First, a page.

We shared in a recent blog post how there are benefits of gratitude that serve both the giver and receiver. And giving thanks lowers daily aggression, hurt feelings, and overall sensitivity. Gratitude increases the effectiveness of our decision making by increasing levels of patience. Simple expressions of gratitude directly affect productivity. There’s just no downside to expressing how much you appreciate volunteers!
Simple, authentic appreciation and specific praise is always more powerful than a t-shirt or coffee mug. So, why don’t we do it more often?
Maybe because we’re not sure how.
5 Keys to Authentic Praise
To offering authentic feedback, follow these pointers.
- Timely – right when you observe great performance
- Specific – to the accomplishment (vs. a general “great job!”)
- Empathetic – acknowledging the sacrifice or effort it took
- Meaningful – linking it back to the mission
- Frequent – shown on a daily basis
Set yourself a week ‘gratitude quota’ for how many times you will say thank you to volunteers and co-workers. You may be surprised by the results.
Former Campbell Soup’s CEO, Doug Conant, famously sent his employees over 30,000 handwritten notes to amazing results. Employee engagement went up and, with it, their productivity. He was able to turn the company around through the power of praise.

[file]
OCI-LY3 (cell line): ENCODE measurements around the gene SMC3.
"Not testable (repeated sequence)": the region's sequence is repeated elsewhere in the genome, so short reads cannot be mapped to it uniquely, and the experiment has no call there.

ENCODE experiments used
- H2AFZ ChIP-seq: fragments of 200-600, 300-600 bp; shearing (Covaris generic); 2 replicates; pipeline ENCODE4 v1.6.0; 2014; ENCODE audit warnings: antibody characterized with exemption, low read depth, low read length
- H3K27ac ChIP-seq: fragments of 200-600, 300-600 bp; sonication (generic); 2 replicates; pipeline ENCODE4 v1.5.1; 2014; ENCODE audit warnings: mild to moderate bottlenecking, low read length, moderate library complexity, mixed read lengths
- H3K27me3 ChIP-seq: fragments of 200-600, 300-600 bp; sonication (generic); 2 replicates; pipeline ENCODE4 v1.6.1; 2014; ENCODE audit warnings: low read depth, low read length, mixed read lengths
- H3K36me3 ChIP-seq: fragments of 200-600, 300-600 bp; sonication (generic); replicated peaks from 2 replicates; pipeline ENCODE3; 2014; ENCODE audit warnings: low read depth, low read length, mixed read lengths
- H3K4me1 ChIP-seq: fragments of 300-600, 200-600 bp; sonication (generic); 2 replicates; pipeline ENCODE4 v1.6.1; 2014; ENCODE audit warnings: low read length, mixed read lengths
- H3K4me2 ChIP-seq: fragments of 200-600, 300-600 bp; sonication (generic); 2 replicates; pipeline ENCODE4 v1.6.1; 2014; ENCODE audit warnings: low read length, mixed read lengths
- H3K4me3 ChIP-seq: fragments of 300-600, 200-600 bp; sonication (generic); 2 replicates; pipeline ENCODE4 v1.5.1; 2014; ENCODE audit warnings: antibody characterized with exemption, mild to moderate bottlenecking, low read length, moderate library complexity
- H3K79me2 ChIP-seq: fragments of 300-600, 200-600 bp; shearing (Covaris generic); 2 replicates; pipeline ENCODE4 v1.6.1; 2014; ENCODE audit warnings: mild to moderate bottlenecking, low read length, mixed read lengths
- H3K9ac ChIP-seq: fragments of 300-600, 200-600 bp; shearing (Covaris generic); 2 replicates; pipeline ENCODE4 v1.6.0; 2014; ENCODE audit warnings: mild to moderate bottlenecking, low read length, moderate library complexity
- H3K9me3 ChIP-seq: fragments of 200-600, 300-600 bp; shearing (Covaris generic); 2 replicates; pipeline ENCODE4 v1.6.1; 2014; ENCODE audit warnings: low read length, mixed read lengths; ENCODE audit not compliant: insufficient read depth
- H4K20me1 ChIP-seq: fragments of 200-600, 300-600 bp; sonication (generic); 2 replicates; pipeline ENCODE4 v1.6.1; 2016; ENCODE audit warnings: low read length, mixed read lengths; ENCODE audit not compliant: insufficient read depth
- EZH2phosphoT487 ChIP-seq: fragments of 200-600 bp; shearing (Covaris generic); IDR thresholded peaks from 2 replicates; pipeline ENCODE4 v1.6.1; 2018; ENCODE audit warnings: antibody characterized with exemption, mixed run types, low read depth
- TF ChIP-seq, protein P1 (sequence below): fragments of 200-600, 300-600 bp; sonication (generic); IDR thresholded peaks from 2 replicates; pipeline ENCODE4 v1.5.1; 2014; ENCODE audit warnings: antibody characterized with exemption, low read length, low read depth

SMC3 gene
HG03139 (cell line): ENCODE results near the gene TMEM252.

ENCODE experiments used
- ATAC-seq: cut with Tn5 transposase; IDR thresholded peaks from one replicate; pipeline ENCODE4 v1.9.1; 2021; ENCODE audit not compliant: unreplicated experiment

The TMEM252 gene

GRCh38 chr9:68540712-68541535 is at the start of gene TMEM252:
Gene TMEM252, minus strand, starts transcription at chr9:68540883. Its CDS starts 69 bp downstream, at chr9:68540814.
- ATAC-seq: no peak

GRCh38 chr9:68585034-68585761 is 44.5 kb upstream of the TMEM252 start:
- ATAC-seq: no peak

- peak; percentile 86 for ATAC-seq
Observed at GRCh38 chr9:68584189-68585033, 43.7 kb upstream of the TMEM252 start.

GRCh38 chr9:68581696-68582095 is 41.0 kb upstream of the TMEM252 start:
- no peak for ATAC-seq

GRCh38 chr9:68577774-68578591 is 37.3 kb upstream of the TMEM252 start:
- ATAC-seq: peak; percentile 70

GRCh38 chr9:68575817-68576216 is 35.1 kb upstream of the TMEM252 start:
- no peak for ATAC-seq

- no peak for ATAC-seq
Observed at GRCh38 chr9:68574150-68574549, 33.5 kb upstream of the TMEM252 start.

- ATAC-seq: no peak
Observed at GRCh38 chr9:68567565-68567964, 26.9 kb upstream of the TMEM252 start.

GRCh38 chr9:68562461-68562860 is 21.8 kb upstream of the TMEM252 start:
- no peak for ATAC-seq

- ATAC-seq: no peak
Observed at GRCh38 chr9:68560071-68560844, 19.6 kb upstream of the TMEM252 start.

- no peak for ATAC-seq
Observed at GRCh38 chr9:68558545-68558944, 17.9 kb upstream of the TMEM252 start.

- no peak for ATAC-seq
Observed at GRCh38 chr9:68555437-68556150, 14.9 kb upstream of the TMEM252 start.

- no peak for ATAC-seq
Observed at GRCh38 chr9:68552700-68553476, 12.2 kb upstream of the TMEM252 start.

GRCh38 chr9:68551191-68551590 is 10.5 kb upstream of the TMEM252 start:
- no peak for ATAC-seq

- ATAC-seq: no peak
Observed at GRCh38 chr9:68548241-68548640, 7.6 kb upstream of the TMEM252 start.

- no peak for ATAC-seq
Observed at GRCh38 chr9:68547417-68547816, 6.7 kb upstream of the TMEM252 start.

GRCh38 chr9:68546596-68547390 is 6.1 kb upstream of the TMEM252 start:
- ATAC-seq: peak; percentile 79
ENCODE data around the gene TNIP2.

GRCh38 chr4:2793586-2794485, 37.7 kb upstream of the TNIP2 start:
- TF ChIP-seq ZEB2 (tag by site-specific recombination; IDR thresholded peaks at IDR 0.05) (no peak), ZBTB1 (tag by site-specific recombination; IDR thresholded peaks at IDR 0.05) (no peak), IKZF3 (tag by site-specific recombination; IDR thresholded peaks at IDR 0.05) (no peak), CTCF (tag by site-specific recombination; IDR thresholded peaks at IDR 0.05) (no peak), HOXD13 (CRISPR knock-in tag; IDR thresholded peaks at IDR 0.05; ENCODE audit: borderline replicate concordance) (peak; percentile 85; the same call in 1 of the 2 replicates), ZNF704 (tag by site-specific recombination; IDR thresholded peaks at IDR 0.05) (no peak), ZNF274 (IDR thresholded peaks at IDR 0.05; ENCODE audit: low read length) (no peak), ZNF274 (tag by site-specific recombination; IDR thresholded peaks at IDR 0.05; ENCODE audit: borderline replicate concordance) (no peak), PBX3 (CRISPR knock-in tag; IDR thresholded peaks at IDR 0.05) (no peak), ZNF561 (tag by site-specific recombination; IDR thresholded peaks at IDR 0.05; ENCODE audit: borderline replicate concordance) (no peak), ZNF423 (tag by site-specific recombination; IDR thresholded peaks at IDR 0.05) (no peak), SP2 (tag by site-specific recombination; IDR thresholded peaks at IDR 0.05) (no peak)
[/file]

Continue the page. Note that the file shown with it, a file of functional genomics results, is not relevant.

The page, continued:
It turns out people really do care that you are watching their progress and cheering them on.
Showing How You Appreciate Volunteers: Free Tools to Inspire
You are a lead volunteers, so you understand just how vital their work can be.
So, this post was probably preaching to the choir. We spoke about the ‘whys’ of volunteer recognition when you already know …
What you’re looking for, is HOW, right?
Well, we’ve got you covered there, too.
Below is a curated list of linked articles with tactical recommendations for showing appreciation, whether you’re virtual or in-person:
- This VolunteerPro blog post suggests ways to treat volunteers like the VIPs they are at your events, with tips for giving them the “velvet rope” experience!
- A whole chapter on volunteer appreciation from The Essential Guide to Managing Volunteers at Your Nonprofit
- Last, but not least, keep it pure and simple with our guide: How to Write the Perfect Volunteer Thank You Letter.
Appreciation may seem like an add on, something you do once a year during special celebrations.
But what if it were the single most important way to ensure happiness, productivity, and success of your volunteer efforts? What if it were an essential management strategy? How might you treat it differently?